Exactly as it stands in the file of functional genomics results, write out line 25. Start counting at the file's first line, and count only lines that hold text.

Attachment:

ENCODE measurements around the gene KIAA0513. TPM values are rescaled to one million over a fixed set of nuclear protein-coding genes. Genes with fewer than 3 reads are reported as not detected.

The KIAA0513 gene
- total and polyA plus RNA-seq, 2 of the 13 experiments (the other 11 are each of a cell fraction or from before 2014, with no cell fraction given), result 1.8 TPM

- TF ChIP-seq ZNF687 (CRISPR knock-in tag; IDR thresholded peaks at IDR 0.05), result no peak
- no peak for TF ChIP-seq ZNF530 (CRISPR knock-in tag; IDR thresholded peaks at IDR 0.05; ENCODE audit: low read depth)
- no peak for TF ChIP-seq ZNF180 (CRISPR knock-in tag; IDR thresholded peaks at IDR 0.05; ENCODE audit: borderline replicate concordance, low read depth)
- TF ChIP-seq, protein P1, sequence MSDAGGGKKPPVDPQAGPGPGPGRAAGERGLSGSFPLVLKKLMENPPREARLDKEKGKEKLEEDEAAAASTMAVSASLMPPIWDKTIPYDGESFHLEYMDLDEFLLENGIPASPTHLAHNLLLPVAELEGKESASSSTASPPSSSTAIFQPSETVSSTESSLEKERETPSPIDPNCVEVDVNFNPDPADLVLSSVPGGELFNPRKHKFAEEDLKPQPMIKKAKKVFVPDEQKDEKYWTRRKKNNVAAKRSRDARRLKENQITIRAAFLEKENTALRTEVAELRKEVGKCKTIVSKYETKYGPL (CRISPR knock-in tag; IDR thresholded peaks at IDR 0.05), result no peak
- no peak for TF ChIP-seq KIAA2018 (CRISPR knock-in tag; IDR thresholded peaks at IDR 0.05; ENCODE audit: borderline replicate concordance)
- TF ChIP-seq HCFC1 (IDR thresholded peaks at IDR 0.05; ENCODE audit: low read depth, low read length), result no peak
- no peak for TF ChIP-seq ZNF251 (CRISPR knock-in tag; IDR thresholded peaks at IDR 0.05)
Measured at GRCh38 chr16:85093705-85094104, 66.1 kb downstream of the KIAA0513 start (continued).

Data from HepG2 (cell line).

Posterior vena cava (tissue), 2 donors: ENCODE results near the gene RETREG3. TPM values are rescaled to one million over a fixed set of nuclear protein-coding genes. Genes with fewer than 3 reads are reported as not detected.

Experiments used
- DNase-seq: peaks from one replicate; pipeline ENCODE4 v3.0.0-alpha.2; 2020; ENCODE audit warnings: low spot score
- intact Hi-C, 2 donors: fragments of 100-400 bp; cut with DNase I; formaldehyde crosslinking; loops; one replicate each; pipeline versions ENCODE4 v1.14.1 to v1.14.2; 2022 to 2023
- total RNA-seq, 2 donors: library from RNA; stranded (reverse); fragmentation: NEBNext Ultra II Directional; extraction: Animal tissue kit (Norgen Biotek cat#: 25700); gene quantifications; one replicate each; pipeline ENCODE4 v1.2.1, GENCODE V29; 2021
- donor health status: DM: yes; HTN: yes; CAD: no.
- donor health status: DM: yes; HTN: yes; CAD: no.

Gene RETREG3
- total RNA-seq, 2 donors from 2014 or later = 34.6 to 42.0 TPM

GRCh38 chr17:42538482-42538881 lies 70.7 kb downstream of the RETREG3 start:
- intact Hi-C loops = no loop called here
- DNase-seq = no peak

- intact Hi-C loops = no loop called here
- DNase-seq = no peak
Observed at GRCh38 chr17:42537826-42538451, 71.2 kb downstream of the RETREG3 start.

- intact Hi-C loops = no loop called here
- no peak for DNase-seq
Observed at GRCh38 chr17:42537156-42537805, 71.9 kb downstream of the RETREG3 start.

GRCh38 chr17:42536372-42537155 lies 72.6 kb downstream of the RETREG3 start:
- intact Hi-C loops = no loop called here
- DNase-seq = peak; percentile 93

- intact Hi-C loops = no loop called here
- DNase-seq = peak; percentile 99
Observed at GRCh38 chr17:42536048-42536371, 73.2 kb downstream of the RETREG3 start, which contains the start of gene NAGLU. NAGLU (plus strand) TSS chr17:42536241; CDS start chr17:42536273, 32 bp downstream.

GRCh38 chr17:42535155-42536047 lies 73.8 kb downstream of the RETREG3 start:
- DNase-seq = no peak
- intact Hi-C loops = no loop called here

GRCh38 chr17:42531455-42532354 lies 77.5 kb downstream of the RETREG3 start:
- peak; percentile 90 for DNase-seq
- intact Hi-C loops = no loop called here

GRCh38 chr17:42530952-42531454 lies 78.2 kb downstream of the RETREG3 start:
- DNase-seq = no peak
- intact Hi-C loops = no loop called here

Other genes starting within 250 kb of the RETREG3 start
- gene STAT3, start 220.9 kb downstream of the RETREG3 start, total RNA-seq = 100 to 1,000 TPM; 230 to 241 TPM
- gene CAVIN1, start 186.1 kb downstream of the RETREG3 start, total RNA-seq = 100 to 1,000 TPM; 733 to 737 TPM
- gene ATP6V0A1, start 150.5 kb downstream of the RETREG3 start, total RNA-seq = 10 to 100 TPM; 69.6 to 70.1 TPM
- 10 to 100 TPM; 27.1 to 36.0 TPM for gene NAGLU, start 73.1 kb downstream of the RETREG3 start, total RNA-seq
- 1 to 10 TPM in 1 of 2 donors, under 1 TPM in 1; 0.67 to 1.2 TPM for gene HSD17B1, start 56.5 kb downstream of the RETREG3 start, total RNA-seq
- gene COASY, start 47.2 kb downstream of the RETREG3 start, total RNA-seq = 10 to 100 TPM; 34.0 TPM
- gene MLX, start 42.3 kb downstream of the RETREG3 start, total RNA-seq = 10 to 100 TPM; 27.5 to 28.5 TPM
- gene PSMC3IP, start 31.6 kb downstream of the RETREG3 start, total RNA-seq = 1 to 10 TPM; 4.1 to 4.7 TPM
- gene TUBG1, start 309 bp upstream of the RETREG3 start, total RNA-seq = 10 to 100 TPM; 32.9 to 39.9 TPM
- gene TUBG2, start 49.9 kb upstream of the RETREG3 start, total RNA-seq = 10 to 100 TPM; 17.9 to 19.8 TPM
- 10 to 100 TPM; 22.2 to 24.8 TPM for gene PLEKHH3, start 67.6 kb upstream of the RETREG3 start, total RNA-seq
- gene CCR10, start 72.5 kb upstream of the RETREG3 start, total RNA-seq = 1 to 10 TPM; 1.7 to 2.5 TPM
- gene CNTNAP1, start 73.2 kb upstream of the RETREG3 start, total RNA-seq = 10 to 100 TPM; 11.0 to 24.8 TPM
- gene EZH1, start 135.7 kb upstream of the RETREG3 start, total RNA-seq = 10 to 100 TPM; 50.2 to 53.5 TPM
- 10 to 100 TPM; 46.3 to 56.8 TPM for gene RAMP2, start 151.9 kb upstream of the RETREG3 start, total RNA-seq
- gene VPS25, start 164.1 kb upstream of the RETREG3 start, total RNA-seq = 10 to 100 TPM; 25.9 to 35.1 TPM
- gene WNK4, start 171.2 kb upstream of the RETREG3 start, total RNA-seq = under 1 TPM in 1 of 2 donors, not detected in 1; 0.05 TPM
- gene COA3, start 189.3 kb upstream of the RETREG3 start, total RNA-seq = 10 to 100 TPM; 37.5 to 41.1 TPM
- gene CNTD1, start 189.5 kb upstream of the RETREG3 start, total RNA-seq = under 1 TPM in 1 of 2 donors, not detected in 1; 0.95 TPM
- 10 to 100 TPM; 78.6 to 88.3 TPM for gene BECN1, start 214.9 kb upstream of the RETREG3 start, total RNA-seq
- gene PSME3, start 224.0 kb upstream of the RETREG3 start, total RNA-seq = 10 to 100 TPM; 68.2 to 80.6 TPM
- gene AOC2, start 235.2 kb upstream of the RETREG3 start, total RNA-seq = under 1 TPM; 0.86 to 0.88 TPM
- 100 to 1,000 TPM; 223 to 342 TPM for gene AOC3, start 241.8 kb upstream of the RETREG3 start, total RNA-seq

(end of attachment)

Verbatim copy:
- intact Hi-C loops = no loop called here